Filed under: Comic Reviews, Indie Comics | Tags: Admiral Benjamin Ryan, Earth Alliance, Future Earth Entertainment, Khuttari, Marc Olivent, Rachel N. Ward, Raymond C. Fields
Florida-based Future Earth Entertainment brings us it’s first comic release in Sci-fi tale Earth Alliance following a successful Kickstarter and it’s a story of survival, politics, war and the quest for a power source in the form of a mineral called Elirium.
While that may sound like the usual sci-fi elements you’d expect and the issue itself does tick all the checkboxes for sci-fi traits we’ve seen before……the story itself is rich mix that perfectly balances Earth on the brink of war with a focus on the strong survival plotlines. Fossil fuels having run out in the year 2190 the human race has reached for the stars and found it’s salvation but with that comes the discovery that we’re not alone in the universe. No surprises there but the energy crisis certainly resonates with the world we live in today so the “not-to-distant” future gives this a greater feeling of relevance.
While the political/war plot plays out between the merged forces of the G-10 on Earth and their covert operations to infiltrate the Khuttari and assess the real threat the represent, there’s the much more personal plot that follows Admiral Benjamin Ryan and the fate of his son Thomas. Drifting in and out of trouble, Thomas’ latest misdemeanor forces his dad’s to enforce an ultimatum that sees him enlist in the Alliance as they prepare for what could be all out war. While the heads of state aim for peace the secrets within draw them ever closer to pulling the trigger and starting the attack……something they do as the issue progresses. Thomas continues his training and we get glimpses of his daily life and the forces gathering for Earth…..there’s a fine balance between both stories and the details intermingle well as creator/writer Raymond C. Fields brings us a BSG-like world that has JUST as much quality.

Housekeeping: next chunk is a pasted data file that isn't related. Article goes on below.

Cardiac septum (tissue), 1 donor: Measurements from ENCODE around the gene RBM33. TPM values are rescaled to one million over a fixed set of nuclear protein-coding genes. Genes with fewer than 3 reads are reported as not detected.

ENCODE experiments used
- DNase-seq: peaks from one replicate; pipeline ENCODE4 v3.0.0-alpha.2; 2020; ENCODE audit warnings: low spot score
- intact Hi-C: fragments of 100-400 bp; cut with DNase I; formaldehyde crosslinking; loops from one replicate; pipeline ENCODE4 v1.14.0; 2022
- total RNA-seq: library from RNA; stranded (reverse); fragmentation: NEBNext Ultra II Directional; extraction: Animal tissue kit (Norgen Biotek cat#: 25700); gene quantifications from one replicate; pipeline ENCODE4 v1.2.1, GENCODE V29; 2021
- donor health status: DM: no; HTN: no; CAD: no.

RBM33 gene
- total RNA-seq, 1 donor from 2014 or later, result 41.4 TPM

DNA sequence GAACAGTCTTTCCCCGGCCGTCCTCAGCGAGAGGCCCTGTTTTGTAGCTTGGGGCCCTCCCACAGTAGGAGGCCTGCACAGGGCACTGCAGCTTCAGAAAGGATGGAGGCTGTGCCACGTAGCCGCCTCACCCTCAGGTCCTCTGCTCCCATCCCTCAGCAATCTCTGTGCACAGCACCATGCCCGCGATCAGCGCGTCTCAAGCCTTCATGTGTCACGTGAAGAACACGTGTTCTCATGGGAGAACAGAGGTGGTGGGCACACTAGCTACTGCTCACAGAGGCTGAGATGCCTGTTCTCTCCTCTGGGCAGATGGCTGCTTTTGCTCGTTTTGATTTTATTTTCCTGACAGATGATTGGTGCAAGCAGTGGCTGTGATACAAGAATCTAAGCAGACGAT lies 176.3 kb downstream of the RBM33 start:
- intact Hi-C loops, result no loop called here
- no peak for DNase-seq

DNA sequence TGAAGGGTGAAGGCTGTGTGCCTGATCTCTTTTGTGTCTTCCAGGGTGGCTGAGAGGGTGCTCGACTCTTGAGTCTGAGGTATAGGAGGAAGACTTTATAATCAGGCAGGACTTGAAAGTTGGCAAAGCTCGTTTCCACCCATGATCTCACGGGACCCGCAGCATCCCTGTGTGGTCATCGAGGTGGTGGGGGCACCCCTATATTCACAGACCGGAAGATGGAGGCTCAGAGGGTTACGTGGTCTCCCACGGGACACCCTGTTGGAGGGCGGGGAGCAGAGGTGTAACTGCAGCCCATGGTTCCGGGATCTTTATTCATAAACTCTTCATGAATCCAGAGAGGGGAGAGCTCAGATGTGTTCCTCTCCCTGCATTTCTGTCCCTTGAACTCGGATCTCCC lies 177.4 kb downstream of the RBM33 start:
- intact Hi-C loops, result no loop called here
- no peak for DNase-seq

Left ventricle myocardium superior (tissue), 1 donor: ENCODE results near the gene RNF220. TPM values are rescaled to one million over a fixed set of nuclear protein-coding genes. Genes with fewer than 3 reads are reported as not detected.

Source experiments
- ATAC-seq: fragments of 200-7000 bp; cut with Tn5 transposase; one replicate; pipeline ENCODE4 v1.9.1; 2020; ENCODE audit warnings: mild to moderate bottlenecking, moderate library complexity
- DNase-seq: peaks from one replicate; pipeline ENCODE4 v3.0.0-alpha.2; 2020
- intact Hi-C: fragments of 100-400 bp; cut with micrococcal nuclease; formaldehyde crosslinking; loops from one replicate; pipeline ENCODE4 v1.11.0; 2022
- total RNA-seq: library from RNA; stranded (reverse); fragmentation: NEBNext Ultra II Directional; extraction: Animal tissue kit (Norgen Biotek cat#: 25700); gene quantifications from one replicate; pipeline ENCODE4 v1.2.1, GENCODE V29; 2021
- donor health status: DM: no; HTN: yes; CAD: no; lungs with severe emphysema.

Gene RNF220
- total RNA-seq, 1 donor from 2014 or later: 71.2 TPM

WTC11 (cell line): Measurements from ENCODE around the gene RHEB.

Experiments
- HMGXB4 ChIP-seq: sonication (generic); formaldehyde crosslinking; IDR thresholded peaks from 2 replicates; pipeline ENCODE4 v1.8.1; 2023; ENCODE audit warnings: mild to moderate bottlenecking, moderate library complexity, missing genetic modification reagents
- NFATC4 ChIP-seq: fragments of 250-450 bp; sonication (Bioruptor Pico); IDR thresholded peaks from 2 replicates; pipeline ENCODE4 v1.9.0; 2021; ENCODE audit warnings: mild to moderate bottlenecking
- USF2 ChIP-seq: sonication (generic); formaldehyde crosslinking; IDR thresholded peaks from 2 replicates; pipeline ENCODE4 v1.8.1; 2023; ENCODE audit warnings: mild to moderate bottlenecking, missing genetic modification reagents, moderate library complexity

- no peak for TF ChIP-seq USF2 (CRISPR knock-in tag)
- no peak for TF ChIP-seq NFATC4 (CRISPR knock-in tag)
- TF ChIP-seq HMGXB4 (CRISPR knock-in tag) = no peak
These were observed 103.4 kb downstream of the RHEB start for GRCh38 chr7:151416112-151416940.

The art from Marc Olivent & colours from Rachel N. Ward bring the vastness of space and the close, confined parts of the political thriller and alliance training together with a real style that lifts this further into that feeling of an epic in the making. A strong first issue builds to an effective cliffhanger with a double-cross and the beginning of what seems to be all-out war. Great work from the creative team and it’s yet another showcase for the indie/self-published quality that’s out there.
Head on over to the website to find out more.
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